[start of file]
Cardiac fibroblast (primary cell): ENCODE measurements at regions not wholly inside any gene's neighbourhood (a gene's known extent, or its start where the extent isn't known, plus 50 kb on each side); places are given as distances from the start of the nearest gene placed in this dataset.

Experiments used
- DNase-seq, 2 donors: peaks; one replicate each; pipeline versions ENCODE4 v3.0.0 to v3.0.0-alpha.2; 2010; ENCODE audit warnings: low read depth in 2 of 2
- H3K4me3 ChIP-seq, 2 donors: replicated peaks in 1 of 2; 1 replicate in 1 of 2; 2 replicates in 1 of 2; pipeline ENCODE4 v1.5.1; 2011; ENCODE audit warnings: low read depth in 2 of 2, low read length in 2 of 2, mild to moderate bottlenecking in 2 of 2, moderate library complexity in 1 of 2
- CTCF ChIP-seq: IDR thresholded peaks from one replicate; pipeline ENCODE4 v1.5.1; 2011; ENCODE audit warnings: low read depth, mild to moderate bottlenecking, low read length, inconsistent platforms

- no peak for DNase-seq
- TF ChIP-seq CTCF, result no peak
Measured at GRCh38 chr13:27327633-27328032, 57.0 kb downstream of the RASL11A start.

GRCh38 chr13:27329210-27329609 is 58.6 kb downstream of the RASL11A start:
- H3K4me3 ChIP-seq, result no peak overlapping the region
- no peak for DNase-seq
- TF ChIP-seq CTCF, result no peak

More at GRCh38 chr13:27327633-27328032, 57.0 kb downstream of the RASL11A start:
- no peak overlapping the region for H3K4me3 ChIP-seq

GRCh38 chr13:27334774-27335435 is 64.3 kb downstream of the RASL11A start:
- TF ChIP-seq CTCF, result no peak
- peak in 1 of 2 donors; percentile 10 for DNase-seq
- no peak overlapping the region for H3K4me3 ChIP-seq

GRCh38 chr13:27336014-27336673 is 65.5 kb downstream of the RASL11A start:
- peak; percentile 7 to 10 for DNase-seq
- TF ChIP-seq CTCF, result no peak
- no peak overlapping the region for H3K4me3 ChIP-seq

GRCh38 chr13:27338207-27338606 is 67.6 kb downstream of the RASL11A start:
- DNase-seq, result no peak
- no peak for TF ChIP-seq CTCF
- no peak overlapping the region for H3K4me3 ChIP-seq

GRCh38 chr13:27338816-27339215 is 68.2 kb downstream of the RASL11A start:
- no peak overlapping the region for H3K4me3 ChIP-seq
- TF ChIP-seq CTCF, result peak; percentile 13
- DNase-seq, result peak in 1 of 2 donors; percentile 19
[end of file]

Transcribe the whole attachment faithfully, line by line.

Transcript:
Cardiac fibroblast (primary cell): ENCODE measurements at regions not wholly inside any gene's neighbourhood (a gene's known extent, or its start where the extent isn't known, plus 50 kb on each side); places are given as distances from the start of the nearest gene placed in this dataset.

Experiments used
- DNase-seq, 2 donors: peaks; one replicate each; pipeline versions ENCODE4 v3.0.0 to v3.0.0-alpha.2; 2010; ENCODE audit warnings: low read depth in 2 of 2
- H3K4me3 ChIP-seq, 2 donors: replicated peaks in 1 of 2; 1 replicate in 1 of 2; 2 replicates in 1 of 2; pipeline ENCODE4 v1.5.1; 2011; ENCODE audit warnings: low read depth in 2 of 2, low read length in 2 of 2, mild to moderate bottlenecking in 2 of 2, moderate library complexity in 1 of 2
- CTCF ChIP-seq: IDR thresholded peaks from one replicate; pipeline ENCODE4 v1.5.1; 2011; ENCODE audit warnings: low read depth, mild to moderate bottlenecking, low read length, inconsistent platforms

- no peak for DNase-seq
- TF ChIP-seq CTCF, result no peak
Measured at GRCh38 chr13:27327633-27328032, 57.0 kb downstream of the RASL11A start.

GRCh38 chr13:27329210-27329609 is 58.6 kb downstream of the RASL11A start:
- H3K4me3 ChIP-seq, result no peak overlapping the region
- no peak for DNase-seq
- TF ChIP-seq CTCF, result no peak

More at GRCh38 chr13:27327633-27328032, 57.0 kb downstream of the RASL11A start:
- no peak overlapping the region for H3K4me3 ChIP-seq

GRCh38 chr13:27334774-27335435 is 64.3 kb downstream of the RASL11A start:
- TF ChIP-seq CTCF, result no peak
- peak in 1 of 2 donors; percentile 10 for DNase-seq
- no peak overlapping the region for H3K4me3 ChIP-seq

GRCh38 chr13:27336014-27336673 is 65.5 kb downstream of the RASL11A start:
- peak; percentile 7 to 10 for DNase-seq
- TF ChIP-seq CTCF, result no peak
- no peak overlapping the region for H3K4me3 ChIP-seq

GRCh38 chr13:27338207-27338606 is 67.6 kb downstream of the RASL11A start:
- DNase-seq, result no peak
- no peak for TF ChIP-seq CTCF
- no peak overlapping the region for H3K4me3 ChIP-seq

GRCh38 chr13:27338816-27339215 is 68.2 kb downstream of the RASL11A start:
- no peak overlapping the region for H3K4me3 ChIP-seq
- TF ChIP-seq CTCF, result peak; percentile 13
- DNase-seq, result peak in 1 of 2 donors; percentile 19